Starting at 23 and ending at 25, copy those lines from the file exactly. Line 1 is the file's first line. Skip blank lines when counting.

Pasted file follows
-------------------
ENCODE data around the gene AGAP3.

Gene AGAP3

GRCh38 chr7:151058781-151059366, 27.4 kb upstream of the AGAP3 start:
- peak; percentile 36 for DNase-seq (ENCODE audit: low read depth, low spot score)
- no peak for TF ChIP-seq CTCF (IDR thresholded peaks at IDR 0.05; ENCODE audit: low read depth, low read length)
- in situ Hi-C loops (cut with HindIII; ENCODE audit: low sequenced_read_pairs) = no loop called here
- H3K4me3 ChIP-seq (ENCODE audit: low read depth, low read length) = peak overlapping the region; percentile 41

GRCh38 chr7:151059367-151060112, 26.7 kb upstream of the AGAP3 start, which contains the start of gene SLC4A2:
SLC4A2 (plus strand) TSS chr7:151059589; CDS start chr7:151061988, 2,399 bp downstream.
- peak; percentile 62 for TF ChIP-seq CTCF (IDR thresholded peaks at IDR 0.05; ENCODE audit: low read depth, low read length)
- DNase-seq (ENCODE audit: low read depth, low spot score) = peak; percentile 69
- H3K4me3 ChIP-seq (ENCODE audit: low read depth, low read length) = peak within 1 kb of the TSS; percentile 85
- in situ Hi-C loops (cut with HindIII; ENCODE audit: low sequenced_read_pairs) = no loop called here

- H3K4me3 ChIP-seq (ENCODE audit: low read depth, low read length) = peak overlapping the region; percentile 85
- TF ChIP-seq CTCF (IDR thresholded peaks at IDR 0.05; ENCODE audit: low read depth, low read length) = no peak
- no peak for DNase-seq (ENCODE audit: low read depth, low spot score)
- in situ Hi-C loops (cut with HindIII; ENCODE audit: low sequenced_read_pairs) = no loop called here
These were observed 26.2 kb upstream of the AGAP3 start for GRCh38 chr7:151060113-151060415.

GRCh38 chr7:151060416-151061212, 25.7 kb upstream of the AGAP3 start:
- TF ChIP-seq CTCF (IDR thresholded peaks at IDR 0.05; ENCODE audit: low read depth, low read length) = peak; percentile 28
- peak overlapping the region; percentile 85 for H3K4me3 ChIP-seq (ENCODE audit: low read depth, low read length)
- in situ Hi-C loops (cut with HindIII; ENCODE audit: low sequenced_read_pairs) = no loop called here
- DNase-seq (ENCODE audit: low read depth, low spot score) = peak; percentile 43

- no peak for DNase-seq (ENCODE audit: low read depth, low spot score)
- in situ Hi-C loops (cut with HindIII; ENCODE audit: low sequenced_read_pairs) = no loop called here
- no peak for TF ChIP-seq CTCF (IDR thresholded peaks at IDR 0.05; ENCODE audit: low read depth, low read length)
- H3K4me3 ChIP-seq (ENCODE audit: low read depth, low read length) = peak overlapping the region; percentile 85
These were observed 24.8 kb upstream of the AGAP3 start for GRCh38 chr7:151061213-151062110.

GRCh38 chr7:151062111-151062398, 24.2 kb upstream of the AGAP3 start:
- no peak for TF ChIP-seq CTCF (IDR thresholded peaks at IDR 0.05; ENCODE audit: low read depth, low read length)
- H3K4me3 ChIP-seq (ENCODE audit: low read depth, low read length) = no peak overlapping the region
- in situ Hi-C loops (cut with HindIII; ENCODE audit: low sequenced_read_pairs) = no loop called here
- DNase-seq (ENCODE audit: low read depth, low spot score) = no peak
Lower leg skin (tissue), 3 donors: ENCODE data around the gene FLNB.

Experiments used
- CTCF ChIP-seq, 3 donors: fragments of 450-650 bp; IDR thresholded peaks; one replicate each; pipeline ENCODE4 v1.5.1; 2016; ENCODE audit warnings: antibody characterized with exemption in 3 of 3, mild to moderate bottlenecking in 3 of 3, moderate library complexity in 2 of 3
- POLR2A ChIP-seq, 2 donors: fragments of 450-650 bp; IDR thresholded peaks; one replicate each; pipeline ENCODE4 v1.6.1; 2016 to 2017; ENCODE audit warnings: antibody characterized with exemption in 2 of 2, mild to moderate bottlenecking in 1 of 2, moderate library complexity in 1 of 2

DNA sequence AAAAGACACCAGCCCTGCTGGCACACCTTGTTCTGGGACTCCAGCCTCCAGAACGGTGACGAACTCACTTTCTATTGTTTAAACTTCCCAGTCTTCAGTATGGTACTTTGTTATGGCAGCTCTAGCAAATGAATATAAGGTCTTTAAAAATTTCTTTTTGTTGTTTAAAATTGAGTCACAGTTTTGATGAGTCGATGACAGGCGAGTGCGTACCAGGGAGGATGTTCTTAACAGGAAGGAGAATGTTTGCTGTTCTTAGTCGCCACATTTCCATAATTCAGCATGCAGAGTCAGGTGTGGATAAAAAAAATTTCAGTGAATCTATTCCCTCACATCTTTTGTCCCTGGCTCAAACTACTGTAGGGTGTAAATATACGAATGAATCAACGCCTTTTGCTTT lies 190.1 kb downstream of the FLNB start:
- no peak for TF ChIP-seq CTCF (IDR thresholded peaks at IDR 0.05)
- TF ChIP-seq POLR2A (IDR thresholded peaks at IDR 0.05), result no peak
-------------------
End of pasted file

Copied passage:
- DNase-seq (ENCODE audit: low read depth, low spot score) = peak; percentile 43

- no peak for DNase-seq (ENCODE audit: low read depth, low spot score)
- in situ Hi-C loops (cut with HindIII; ENCODE audit: low sequenced_read_pairs) = no loop called here